Meniscus (anatomy)

From Simple English Wikipedia, the free encyclopedia

A meniscus is a crescent-shaped fibrocartilaginous anatomical structure that only partly divides a joint cavity.[1] This contrasts an articular disc. In humans they are present in the knee, wrist, acromioclavicular, sternoclavicular, and temporomandibular joints.[2] In other animals they may be present in other joints.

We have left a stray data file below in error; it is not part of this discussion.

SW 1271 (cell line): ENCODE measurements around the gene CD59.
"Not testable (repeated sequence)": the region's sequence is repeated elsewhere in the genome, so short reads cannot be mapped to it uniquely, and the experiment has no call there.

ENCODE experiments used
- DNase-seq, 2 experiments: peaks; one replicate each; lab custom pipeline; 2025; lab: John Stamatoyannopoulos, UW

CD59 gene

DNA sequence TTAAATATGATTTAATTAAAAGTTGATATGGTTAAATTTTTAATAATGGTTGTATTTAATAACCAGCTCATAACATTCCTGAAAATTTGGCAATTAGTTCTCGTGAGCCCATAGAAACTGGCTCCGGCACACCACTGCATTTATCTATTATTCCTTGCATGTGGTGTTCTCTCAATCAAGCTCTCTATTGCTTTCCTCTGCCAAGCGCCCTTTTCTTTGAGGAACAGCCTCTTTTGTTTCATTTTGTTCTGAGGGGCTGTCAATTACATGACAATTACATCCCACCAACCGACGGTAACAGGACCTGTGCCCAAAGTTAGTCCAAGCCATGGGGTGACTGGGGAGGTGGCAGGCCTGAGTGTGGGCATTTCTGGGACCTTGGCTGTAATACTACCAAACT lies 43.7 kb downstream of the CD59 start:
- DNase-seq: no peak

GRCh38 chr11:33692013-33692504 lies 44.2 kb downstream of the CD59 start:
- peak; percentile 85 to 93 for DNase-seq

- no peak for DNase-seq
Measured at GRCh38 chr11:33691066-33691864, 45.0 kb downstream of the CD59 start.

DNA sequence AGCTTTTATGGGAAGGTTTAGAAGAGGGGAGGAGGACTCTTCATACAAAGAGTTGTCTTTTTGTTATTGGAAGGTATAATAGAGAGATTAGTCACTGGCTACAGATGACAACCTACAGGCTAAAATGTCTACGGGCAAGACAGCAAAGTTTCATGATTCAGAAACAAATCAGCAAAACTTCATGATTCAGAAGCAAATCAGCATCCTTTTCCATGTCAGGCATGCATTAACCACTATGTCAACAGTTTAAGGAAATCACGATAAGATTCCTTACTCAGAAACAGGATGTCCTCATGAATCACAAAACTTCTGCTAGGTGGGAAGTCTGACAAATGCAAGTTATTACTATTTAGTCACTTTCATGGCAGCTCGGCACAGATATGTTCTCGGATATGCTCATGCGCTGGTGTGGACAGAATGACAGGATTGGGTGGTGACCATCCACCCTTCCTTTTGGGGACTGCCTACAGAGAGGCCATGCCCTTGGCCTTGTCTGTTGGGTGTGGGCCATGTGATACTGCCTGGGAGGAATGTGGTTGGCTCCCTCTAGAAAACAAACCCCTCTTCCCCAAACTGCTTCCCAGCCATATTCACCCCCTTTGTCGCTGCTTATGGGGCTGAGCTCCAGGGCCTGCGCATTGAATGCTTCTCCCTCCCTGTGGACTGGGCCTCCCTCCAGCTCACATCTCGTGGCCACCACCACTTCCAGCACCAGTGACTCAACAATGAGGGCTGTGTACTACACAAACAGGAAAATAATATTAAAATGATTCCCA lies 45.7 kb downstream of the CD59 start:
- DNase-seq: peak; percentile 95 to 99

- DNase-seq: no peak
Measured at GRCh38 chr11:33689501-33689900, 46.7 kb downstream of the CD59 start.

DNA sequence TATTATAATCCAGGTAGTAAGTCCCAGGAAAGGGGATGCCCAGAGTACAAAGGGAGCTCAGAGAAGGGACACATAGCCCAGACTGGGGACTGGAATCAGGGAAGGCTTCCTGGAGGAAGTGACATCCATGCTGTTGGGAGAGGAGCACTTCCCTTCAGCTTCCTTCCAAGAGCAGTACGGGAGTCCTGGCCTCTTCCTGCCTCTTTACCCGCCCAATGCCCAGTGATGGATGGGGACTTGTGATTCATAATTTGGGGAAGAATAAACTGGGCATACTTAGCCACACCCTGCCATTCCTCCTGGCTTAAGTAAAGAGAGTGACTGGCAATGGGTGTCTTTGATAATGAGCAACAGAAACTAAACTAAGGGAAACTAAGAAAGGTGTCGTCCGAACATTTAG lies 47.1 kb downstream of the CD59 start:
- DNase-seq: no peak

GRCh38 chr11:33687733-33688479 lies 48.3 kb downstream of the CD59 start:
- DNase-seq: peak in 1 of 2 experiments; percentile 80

Generally, the term "meniscus" is used to refer to the cartilage of the knee, either to the lateral or medial meniscus. Both are cartilaginous tissues that provide structural integrity to the knee when it undergoes tension and torsion. The menisci are also known as "semi-lunar" cartilages, referring to their half-moon, crescent shape.

The term "meniscus" is from the Ancient Greek word μηνίσκος (meniskos), meaning "crescent".[3]

References[change | change source]

  1. Platzer (2004), p 208
  2. "Meniscus", Stedman's (27th ed.)
  3. Lexicon of Orthopaedic Etymology, p. 199